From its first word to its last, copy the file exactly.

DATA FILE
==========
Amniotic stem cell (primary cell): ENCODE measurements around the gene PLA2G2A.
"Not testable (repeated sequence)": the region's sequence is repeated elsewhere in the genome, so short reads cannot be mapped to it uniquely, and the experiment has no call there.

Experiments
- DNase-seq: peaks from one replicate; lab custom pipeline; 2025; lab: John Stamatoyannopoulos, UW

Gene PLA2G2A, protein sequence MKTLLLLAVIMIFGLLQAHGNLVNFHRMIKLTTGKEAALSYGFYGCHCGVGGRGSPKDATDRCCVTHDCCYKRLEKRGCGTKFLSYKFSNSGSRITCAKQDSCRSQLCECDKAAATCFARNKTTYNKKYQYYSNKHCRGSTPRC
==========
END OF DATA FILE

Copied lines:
Amniotic stem cell (primary cell): ENCODE measurements around the gene PLA2G2A.
"Not testable (repeated sequence)": the region's sequence is repeated elsewhere in the genome, so short reads cannot be mapped to it uniquely, and the experiment has no call there.

Experiments
- DNase-seq: peaks from one replicate; lab custom pipeline; 2025; lab: John Stamatoyannopoulos, UW

Gene PLA2G2A, protein sequence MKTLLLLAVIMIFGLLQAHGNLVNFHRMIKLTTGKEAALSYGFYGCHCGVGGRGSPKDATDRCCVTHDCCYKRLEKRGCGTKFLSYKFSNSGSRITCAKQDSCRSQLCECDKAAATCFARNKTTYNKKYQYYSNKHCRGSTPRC